Torleif S. Knaphus

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Torleif Soviren Knaphus
Torleif knaphus photo.jpg
Historical photo of Torleif S. Knaphus
Born(1881-12-14)December 14, 1881
DiedJune 14, 1965(1965-06-14) (aged 83)
Resting place Salt Lake City Cemetery
Alma mater Norwegian National Academy of Craft and Art Industry, Académie Julian
OccupationArtist and sculptor
Spouse(s)Emilia Helena Christensen (6 children)
Rebecca Marie Jacobson (6 children)
Knaphus in his studio, posing with his 1947 Handcart Monument Handcart Monument with Torleif.jpg
Knaphus in his studio, posing with his 1947 Handcart Monument

Torleif Soviren Knaphus [1] (14 December 1881 – 14 June 1965) was a Norwegian-born artist and sculptor in Utah, primarily known for sculptures for and about The Church of Jesus Christ of Latter-day Saints (LDS Church).

Contents

Early life

Knaphus was born 14 December 1881 in Vats, Rogaland, Norway. His parents were Lars Larsen Slottenaa Knaphus (born: 1843, died: October 17, 1919) and Liva Sakariassen Alfseike Knaphus (born in Vats/Vass, Rogaland County, Norway, 14 March 1847; died December 18, 1914). [2]

At age 14 Knaphus took out an apprenticeship in a paint and decorating shop in Haugesund. At 17 he went to sea for a year, then completed his apprenticeship in "decoration painting," earning his master's slip, which entitled him to be bonded and open his own shop.

Knaphus was accepted for study under Harriet Backer at her famous art school (in Oslo) and also attended the Royal Art School where he learned sculpturing from Lars Utne.

While in Oslo, Knaphus converted to the LDS Church in 1902, and after completing his studies, migrated to Salt Lake City in 1906.

After his immigration, Knaphus married Helena "Millie" Christensen in the Salt Lake Temple in 1909. Together they moved to Sanpete County, where Knaphus and his brother painted houses to support the family.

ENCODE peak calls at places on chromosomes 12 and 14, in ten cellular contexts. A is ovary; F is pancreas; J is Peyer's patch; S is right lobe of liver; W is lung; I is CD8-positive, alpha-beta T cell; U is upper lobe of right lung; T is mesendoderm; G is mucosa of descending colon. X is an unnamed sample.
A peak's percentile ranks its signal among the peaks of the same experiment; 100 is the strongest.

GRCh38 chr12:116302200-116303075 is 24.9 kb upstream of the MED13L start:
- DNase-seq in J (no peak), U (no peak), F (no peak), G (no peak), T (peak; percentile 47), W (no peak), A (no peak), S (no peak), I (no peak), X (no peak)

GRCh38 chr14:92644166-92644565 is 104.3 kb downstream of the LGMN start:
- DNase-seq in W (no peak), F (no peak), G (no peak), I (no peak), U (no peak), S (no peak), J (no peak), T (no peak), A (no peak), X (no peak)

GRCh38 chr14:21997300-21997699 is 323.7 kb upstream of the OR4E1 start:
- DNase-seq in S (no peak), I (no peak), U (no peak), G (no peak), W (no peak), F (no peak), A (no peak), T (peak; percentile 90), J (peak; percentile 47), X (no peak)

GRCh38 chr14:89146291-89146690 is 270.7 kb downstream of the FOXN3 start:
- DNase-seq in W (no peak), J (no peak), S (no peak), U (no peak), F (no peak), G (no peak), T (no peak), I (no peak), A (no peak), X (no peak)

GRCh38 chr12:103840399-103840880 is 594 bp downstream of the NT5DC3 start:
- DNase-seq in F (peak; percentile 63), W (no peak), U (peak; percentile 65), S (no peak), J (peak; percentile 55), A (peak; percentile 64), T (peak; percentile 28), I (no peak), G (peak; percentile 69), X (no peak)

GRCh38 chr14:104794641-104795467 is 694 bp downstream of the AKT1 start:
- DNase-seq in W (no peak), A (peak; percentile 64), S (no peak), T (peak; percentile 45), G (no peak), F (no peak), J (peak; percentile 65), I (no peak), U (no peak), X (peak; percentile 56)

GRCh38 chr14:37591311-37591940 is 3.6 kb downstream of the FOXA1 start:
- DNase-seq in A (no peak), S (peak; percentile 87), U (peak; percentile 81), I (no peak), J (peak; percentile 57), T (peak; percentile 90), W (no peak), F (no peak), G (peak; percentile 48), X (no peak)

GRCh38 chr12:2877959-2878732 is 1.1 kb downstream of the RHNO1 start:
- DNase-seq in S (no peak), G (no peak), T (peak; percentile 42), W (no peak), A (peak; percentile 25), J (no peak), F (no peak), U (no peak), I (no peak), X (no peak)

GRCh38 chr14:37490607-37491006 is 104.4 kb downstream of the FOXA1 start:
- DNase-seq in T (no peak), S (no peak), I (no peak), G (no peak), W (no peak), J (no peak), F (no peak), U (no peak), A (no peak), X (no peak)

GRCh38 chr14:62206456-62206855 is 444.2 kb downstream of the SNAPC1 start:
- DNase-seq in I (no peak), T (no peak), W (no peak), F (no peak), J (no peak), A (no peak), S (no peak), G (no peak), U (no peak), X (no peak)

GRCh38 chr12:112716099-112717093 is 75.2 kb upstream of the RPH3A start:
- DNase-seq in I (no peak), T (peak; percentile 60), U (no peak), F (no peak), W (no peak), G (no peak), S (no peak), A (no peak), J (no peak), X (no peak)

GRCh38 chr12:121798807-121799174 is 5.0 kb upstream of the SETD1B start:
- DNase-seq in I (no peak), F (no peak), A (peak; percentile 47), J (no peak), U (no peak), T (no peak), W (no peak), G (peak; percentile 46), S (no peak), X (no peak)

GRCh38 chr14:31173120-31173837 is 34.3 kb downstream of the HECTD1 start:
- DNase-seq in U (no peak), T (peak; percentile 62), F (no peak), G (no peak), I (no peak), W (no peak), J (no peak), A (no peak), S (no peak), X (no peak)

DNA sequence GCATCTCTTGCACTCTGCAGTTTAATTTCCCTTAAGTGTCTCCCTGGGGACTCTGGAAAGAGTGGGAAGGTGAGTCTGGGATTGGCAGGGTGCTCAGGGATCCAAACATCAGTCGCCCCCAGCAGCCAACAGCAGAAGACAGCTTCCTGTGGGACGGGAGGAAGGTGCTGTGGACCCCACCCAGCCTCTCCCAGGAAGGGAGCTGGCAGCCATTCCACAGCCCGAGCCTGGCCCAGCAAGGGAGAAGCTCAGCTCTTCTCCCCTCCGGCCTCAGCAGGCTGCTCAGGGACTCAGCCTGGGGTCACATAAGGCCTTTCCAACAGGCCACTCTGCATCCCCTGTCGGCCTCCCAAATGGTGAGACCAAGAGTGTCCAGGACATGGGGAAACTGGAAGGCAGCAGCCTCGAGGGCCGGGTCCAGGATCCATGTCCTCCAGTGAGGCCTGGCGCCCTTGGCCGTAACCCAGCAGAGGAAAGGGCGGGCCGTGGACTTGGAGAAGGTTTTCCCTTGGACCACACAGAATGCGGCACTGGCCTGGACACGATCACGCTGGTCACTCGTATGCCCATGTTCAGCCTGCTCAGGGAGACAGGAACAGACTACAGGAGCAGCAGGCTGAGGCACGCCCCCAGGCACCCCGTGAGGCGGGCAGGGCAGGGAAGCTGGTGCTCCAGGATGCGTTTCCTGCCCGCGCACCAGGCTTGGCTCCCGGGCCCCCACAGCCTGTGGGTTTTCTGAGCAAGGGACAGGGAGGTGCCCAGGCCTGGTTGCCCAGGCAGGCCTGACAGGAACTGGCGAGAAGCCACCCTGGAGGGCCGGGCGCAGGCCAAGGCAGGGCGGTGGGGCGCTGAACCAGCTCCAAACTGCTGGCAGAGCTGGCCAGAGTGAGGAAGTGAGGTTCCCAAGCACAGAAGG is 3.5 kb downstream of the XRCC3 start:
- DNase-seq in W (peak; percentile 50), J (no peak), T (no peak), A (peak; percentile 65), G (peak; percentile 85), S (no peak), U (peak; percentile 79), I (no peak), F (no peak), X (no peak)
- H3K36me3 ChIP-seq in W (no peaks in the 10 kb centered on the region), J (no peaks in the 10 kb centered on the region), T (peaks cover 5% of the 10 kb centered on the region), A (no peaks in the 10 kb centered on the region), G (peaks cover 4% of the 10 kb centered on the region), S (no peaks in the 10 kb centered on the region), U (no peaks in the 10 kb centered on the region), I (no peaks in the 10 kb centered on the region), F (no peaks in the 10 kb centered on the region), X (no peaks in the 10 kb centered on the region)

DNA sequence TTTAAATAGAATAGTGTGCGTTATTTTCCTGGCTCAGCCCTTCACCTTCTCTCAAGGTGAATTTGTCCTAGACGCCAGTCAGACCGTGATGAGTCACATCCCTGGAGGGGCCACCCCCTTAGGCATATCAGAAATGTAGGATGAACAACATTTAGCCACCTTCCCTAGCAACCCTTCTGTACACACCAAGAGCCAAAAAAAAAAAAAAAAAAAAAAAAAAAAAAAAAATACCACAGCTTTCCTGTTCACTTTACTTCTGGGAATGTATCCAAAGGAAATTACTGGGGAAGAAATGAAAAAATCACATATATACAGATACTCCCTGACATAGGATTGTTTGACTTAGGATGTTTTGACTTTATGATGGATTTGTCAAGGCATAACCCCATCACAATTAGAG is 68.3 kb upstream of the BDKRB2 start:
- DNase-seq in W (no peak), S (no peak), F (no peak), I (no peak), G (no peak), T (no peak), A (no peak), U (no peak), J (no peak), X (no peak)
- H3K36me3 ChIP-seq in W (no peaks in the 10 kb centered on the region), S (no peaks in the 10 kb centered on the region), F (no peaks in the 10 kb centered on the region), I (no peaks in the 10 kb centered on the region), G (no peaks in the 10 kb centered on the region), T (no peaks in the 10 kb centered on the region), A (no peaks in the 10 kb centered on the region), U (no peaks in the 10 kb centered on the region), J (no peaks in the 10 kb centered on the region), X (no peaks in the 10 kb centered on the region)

When his brother was called to serve as a LDS missionary, Knaphus decided to get more art training in 1913, where he studied sculpting in Paris at the Académie Julian for a year. After completing his studies in Paris, Kanphus spent six months in New York and then in Chicago studying at the Art Students' League to obtain additional skills in sculpting monuments.

Handcart Monument

The Handcart Pioneer Monument, located on Temple Square in Salt Lake City, Utah Mormon Pioneer handcart statue.jpg
The Handcart Pioneer Monument, located on Temple Square in Salt Lake City, Utah

Hill Cumorah Monument

Hill Cumorah 1.JPG

When Knaphus learned that the LDS Church had acquired the Hill Cumorah property, he decided that there need to be a memorial there. After working worked through seven designs, he presented them to leaders of the LDS Church as part of an unsolicited offer to create a monument there. Knaphus later claimed that the Quorum of the Twelve Apostles independently selected the same design that he had been informed through personal revelation was the correct one.

A plaque at the site describes some of the symbolism of the monument, while Knaphus's own "Description of the Hill Cumorah Monument" details more meaning behind the design. The wording on the north sided of the monument titled "Exhortation of Moroni" is the text of Moroni 10:4, which Knaphus carefully shaped by hand, just as he had the other sculpted panels. His young daughter questioned the artist for just having words on this last panel, suggesting that he do another "pretty" panel instead. His reply was: "Dear, this is the prettiest panel of all, and I hope that one day you'll come to understand, like I have, the true meaning of these special words."

The model for the body of the Angel Moroni was not used for the face; instead the model's father was selected out of a crowd, without Knaphus knowing of the relationship between the two men until they posed together for the first time.

He made two visits to the site: first was in the summer of 1934 with Sylvester Q. Cannon, LDS Church presiding bishop, to decide the exact placement and orientation of the monument. The second was when the monument was erected dedicated on 21 July 1935 by Heber J. Grant. In remarks during the ceremony David O. McKay stated "There is no monument in the world today with which greater things are associated."

Angel Moroni statues

For temples

Other works

Personal life

Genealogy

Memorials

Notes

  1. Alternate spelling of Torleif in some sources as Torlief (ei vs. ie)
  2. http://knaphusfamily.org/Torleif_Who_Was_He_files/history_lars_liva.pdf
  3. "Whittier Ward: Bas-relief Detail". Historic LDS Architecture. 2016-01-28.

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